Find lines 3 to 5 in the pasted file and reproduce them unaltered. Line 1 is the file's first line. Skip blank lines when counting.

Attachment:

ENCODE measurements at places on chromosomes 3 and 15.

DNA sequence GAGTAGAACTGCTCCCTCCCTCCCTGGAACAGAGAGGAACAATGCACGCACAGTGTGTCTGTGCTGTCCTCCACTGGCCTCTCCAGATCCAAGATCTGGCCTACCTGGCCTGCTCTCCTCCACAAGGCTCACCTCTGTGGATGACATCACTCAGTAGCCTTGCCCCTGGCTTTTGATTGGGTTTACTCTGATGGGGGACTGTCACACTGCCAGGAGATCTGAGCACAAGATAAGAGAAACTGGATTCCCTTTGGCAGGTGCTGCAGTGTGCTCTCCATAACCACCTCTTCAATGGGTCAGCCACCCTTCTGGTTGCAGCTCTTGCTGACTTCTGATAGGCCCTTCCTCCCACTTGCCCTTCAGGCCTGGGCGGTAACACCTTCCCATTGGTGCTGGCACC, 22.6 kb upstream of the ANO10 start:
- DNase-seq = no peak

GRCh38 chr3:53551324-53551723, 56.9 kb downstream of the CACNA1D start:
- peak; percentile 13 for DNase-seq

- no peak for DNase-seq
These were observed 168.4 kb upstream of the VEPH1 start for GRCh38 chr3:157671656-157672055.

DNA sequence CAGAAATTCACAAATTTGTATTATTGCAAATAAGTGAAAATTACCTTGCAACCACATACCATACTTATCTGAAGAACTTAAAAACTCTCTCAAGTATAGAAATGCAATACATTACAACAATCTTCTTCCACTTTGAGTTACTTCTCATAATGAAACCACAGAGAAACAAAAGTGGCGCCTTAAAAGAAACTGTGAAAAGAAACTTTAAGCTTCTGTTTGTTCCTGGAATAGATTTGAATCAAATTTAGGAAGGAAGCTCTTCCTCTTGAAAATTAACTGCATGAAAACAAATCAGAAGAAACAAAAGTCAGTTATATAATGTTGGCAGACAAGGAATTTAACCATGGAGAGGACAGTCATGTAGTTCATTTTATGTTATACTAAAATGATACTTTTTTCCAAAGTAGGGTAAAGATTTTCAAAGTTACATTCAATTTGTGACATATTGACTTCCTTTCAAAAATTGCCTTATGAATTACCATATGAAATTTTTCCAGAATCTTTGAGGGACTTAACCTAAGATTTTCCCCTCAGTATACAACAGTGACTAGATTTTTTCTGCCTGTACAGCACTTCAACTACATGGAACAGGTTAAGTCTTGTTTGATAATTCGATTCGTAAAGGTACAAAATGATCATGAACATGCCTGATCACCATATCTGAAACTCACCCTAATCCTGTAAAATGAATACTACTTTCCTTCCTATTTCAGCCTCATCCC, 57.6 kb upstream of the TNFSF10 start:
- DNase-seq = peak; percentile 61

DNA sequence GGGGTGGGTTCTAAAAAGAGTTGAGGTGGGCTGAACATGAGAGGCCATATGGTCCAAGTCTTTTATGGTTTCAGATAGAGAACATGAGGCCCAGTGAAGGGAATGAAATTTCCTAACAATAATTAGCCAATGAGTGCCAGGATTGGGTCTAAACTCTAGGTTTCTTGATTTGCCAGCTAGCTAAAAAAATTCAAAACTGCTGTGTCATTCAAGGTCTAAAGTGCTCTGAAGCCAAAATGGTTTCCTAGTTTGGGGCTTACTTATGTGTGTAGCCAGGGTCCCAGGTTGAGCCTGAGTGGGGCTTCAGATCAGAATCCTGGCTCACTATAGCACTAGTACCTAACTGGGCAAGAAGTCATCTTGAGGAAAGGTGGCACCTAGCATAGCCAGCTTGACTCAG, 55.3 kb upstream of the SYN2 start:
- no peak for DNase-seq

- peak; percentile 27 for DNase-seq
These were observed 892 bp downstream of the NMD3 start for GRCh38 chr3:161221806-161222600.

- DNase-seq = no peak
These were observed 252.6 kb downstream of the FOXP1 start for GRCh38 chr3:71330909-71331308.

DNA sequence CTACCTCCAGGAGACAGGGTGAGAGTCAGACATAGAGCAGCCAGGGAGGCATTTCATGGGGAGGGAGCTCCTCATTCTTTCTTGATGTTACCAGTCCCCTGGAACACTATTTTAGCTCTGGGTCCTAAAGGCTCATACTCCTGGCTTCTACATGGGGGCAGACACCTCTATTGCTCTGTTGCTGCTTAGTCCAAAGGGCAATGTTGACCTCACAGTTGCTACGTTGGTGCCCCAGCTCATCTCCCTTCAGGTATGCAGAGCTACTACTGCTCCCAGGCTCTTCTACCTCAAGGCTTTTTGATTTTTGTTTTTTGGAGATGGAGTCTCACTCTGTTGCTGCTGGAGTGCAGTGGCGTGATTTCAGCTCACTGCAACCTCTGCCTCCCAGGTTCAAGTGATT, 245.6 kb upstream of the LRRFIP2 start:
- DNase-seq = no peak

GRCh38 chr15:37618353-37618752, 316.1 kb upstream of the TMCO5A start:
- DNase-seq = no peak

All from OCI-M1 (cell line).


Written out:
- DNase-seq = no peak

GRCh38 chr3:53551324-53551723, 56.9 kb downstream of the CACNA1D start:
- peak; percentile 13 for DNase-seq